In my initial weeks of Data School training, one of the most exciting aspects of our course is finding out best practices and optimal tool usage to make different data insights far more efficient! When we began the training proper, it was such a pleasant surprise to see “new and improved” ways of generating the same visualisations that I laboured over for far too many hours!

My biggest “lightbulb moment” was when our coach Bethany demonstrated the process of building a donut chart. At first I was almost disinterested because I had created many donut charts in my interview Viz, so I thought I knew how to do them already, but following along with the in-class demonstration and exercises showed me just how much difference “optimal data science practices” can make!

A donut chart can be more than one data series (but try to limit your segments to two or three to avoid overcrowding the ring) added as sections to the a circular representation, which help to visualise the percentage share of how different categories contribute to a whole.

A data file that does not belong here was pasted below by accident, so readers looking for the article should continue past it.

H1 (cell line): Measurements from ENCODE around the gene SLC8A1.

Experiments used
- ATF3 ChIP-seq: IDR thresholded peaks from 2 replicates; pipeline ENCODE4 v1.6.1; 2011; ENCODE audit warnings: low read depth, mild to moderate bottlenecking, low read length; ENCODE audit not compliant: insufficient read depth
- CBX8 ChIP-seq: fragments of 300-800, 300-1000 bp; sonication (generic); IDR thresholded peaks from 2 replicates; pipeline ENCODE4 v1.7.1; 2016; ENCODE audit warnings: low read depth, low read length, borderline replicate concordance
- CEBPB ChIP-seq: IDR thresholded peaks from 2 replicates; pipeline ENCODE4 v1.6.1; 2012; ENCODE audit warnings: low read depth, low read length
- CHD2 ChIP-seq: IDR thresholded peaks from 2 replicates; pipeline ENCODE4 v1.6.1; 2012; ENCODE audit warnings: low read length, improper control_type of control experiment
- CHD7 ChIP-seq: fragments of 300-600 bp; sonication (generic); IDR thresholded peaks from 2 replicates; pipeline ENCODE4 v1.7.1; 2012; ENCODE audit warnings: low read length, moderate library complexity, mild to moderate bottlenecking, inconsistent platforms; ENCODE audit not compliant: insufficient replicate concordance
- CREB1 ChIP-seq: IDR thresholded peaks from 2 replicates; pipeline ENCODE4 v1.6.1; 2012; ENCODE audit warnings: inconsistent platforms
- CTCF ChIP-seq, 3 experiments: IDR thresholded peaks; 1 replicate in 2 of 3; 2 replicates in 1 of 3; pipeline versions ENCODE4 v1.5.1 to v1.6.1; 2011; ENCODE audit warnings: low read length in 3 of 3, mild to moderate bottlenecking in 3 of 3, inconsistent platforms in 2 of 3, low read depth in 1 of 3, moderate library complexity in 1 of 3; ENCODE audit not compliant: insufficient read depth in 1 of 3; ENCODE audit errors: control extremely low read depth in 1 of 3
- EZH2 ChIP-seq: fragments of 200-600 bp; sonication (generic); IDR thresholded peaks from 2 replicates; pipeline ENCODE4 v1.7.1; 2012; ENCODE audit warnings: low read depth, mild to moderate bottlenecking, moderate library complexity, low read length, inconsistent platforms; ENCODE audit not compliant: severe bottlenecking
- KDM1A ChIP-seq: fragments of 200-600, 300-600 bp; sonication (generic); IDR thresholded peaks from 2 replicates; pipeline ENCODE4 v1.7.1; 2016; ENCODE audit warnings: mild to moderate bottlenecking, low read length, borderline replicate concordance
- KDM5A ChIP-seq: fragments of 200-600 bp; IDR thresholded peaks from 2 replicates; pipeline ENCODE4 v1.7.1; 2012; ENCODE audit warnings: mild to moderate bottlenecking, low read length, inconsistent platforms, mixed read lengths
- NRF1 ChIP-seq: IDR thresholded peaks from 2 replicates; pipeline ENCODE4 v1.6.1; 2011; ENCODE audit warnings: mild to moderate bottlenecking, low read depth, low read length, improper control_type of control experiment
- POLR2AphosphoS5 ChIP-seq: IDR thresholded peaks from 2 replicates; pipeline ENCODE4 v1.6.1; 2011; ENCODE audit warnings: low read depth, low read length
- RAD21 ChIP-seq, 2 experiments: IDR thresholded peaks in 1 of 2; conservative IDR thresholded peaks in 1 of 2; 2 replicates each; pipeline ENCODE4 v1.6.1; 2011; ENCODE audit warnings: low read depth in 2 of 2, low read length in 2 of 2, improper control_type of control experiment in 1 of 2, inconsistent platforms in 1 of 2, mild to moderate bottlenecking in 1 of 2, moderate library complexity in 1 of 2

Here’s an example of a donut chart I had made previously, breaking down total charity revenue into sources of income,

donut chart1

Figure 1: Original Donut Chart

Looks good right? Well that number in the middle is not actually automatically generated by Tableau, and I wanted to use the inside space of the donut chart to present the total income value (as added context), which I achieved before my Data School training by creating a new sheet, dragging to the dashboard, resizing the box, manually rewriting the values, changing the formatting, floating the container, the dragging THAT floating container, making countless small adjustments until it is in the perfect spot, and then…

Figure 2: “####” displays when insufficient space in the sheet

Whew! By the time I had done all that, I could physically feel myself getting older. Surely there has to be a better way?!

And of course, there is! Let me know you how, just like I was gratefully shown by the incredible Data School:

The more efficient way is to put the total income number in the inside pie chart Label

Figure 3:  Dragging Total Income to Label

Figure 4: Add the title or any text help people understand what the number is.


Figure 5: Match the text color with the chart by clicking Label-Font-Match Mark Color.

Figure 6: After matching the color

In this chart the color does not help much, so it depends on what kind of information you want to deliver to  audience. Using the right tool and right color will work more efficient.

The Data School
Author: The Data School